Employment Law Journal
Hawaii employers must make accommodations to domestic or sexual violence victims
By Bruce D. Voss
All Hawaii employers must now make “reasonable accommodations in the workplace” for employees who claim to be victims of domestic or sexual violence.
Among other accommodations, the employer must consider changing the employee’s contact information; screening the employee’s telephone calls; restructuring the employee’s job functions; changing the employee’s work location; installing locks and other security devices; and allowing the employee to work flexible hours. An employer can avoid making these accommodations only if it can show it would cause “significant difficulty or expense on the operation of an employer”.
To gain the protection of the statute that went into effect in July 2011, the employee need only provide either a signed written statement stating that the employee has sought assistance relating to domestic or sexual violence, or a police or court record supporting an occurrence of domestic or sexual violence. Employers are allowed to verify an employee’s claimed status as a domestic or sexual violence victim not more than once every six months.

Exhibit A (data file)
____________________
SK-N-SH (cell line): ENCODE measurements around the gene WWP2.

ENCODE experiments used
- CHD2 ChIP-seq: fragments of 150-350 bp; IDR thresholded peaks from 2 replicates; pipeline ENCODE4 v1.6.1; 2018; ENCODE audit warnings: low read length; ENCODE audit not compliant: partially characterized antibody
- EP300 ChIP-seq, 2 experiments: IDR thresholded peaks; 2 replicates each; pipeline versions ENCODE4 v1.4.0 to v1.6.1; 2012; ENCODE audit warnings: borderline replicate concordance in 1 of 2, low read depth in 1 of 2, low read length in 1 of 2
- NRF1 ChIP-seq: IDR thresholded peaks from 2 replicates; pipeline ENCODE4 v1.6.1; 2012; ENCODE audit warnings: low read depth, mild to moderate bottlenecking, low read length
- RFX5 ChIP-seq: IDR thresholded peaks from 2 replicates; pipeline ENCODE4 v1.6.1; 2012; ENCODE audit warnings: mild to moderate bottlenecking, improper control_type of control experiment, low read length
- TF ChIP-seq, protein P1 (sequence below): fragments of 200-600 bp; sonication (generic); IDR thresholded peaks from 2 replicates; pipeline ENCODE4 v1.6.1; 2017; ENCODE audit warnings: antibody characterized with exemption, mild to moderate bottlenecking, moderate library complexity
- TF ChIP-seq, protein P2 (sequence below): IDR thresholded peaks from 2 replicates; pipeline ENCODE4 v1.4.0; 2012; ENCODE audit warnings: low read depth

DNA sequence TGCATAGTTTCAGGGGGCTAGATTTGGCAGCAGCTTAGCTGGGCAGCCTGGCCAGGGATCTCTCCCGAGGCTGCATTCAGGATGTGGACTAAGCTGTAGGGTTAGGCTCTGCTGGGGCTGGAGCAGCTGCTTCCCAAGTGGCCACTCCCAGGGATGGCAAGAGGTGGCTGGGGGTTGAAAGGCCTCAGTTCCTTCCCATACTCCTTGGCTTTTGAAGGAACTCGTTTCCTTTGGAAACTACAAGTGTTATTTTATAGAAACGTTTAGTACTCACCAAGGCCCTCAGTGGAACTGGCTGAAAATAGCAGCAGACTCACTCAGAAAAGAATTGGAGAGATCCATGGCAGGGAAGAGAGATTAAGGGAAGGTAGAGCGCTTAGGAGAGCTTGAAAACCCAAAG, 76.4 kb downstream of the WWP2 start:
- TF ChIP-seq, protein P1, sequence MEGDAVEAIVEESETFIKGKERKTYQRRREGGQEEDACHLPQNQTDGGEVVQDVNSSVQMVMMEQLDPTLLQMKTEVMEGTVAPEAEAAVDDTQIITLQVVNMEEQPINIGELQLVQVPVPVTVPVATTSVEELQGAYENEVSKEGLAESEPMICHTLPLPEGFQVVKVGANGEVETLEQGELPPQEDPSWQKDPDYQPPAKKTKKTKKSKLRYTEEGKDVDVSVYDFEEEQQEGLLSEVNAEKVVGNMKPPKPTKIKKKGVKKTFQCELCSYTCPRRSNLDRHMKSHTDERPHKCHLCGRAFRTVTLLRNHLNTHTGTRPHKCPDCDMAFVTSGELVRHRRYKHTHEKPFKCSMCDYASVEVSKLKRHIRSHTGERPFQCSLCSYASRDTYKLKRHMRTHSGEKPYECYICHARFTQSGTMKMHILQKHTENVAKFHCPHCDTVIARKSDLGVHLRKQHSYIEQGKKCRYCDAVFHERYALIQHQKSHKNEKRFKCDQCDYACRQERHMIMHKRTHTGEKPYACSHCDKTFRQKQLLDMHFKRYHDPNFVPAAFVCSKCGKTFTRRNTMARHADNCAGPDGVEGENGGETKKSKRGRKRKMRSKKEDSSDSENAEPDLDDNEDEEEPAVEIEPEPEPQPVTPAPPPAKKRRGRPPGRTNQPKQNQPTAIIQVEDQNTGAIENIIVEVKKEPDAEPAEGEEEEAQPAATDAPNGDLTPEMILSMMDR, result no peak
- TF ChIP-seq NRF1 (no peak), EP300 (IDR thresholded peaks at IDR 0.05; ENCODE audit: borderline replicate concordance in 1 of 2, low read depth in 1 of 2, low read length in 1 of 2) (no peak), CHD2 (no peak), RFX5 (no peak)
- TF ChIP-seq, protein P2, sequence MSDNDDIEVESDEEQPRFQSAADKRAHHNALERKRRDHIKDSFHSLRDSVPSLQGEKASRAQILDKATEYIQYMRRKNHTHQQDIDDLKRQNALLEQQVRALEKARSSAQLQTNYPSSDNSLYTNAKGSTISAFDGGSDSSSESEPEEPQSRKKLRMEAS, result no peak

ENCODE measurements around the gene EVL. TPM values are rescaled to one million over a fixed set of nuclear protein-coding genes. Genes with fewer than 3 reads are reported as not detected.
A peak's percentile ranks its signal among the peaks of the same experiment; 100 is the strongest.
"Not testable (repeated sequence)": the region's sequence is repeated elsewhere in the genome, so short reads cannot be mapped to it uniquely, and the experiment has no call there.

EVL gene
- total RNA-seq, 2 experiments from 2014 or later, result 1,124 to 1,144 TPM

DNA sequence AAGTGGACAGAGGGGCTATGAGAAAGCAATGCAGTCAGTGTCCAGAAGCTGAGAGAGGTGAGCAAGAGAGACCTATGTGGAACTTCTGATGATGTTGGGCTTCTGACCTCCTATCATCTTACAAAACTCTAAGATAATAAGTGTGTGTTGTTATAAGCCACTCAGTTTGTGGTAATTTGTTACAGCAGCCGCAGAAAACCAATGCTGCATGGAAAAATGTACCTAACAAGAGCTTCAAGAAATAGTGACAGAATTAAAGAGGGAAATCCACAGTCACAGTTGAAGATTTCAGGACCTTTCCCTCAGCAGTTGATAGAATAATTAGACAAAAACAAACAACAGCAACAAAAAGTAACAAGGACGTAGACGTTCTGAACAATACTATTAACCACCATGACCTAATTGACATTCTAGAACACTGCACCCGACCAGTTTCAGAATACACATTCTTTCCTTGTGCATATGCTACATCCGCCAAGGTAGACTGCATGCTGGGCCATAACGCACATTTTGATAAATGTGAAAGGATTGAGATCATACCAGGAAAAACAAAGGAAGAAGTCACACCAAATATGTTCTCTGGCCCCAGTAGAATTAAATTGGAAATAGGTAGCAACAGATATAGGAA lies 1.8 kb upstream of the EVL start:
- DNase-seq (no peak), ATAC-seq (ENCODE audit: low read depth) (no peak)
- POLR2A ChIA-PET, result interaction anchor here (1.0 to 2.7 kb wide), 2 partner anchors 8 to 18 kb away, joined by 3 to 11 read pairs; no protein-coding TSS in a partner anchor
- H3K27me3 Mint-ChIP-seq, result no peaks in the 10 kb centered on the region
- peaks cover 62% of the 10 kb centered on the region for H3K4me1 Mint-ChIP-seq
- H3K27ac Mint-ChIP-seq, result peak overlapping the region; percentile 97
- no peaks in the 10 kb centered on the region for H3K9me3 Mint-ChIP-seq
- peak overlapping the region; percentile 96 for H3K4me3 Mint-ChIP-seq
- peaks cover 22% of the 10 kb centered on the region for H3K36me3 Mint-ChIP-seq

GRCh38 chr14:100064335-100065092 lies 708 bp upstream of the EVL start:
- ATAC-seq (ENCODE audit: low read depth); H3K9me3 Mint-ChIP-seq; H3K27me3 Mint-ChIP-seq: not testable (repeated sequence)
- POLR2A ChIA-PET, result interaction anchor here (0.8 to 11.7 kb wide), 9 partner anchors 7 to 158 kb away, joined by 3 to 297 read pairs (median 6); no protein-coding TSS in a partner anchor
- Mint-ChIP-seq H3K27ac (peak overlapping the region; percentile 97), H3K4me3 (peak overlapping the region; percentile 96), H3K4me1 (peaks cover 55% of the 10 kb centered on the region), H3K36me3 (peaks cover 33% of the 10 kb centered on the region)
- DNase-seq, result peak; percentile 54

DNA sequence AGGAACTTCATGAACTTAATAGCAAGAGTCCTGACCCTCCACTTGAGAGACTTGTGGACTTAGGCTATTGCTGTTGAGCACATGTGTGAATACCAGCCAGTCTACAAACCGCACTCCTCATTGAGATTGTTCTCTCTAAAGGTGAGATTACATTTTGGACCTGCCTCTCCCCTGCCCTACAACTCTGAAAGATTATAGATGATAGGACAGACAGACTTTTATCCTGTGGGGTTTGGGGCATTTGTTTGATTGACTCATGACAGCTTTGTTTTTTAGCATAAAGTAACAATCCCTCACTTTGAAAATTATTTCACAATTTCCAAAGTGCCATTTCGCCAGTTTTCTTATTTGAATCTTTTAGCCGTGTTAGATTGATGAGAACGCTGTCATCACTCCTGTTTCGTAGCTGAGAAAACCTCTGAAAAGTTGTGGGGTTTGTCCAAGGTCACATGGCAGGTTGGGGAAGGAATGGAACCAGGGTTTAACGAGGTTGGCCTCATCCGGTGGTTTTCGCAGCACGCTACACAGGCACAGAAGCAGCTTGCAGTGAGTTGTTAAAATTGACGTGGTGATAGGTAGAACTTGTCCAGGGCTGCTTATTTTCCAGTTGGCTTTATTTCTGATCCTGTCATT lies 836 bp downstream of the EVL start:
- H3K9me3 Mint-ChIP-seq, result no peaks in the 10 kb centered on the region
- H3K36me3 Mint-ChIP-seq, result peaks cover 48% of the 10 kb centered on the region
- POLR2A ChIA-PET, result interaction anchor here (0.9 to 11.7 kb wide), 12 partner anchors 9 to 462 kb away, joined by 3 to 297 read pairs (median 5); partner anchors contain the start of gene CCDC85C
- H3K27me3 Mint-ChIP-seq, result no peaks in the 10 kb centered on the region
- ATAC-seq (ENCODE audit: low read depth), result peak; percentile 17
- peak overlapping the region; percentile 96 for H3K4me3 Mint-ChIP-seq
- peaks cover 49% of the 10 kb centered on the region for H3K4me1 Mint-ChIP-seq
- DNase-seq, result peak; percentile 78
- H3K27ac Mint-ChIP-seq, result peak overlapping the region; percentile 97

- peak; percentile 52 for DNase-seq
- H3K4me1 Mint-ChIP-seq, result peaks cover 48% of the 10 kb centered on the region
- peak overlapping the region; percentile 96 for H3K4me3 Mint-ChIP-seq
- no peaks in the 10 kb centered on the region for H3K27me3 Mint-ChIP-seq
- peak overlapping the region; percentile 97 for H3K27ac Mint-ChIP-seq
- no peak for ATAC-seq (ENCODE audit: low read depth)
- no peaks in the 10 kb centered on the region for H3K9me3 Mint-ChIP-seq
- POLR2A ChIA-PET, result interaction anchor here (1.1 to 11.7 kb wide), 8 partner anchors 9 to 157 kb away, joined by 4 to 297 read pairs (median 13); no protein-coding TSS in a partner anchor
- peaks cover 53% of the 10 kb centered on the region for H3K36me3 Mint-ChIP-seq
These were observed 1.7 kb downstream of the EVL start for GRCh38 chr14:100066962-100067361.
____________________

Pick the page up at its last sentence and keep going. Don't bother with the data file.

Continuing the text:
A claimed domestic or sexual violence victim denied “reasonable accommodations” can sue the employer for damages, fees, and costs. The term “domestic or sexual violence victim status” has also been added to the list of protected classes under Hawaii’s general anti-discrimination statute, so employees could sue under that part of the statute as well.
The new law is a classic example of good legislative intentions gone awry in the drafting. As a practical matter, employers have no way of confirming or contesting whether an employee is in fact a victim of domestic or sexual violence. With little or no case law to provide guidance, employers will be hesitant to deny requested accommodations to any employee who claims to be a victim. Employers should consult counsel before denying any requested accommodation, and carefully document communications with the employee who claim protection under the law.
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